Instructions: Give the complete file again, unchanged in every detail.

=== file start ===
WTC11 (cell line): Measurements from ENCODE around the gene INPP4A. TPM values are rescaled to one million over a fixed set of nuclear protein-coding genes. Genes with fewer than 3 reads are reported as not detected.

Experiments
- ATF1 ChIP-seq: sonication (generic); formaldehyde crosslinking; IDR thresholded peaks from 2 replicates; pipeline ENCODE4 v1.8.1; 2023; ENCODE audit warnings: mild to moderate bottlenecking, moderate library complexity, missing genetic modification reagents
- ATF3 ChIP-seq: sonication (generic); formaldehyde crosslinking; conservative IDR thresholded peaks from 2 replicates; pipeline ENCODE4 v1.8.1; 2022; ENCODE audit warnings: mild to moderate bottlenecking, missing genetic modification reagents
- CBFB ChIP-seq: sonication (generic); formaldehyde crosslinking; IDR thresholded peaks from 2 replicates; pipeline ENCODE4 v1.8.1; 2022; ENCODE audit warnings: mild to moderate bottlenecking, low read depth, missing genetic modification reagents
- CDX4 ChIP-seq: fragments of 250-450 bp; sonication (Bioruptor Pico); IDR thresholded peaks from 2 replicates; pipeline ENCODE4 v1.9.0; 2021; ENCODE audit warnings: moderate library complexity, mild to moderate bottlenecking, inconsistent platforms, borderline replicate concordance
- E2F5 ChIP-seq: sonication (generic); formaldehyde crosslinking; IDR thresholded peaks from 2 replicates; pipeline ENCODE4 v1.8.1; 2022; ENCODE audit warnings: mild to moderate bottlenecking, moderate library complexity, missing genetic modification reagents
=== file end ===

WTC11 (cell line): Measurements from ENCODE around the gene INPP4A. TPM values are rescaled to one million over a fixed set of nuclear protein-coding genes. Genes with fewer than 3 reads are reported as not detected.

Experiments
- ATF1 ChIP-seq: sonication (generic); formaldehyde crosslinking; IDR thresholded peaks from 2 replicates; pipeline ENCODE4 v1.8.1; 2023; ENCODE audit warnings: mild to moderate bottlenecking, moderate library complexity, missing genetic modification reagents
- ATF3 ChIP-seq: sonication (generic); formaldehyde crosslinking; conservative IDR thresholded peaks from 2 replicates; pipeline ENCODE4 v1.8.1; 2022; ENCODE audit warnings: mild to moderate bottlenecking, missing genetic modification reagents
- CBFB ChIP-seq: sonication (generic); formaldehyde crosslinking; IDR thresholded peaks from 2 replicates; pipeline ENCODE4 v1.8.1; 2022; ENCODE audit warnings: mild to moderate bottlenecking, low read depth, missing genetic modification reagents
- CDX4 ChIP-seq: fragments of 250-450 bp; sonication (Bioruptor Pico); IDR thresholded peaks from 2 replicates; pipeline ENCODE4 v1.9.0; 2021; ENCODE audit warnings: moderate library complexity, mild to moderate bottlenecking, inconsistent platforms, borderline replicate concordance
- E2F5 ChIP-seq: sonication (generic); formaldehyde crosslinking; IDR thresholded peaks from 2 replicates; pipeline ENCODE4 v1.8.1; 2022; ENCODE audit warnings: mild to moderate bottlenecking, moderate library complexity, missing genetic modification reagents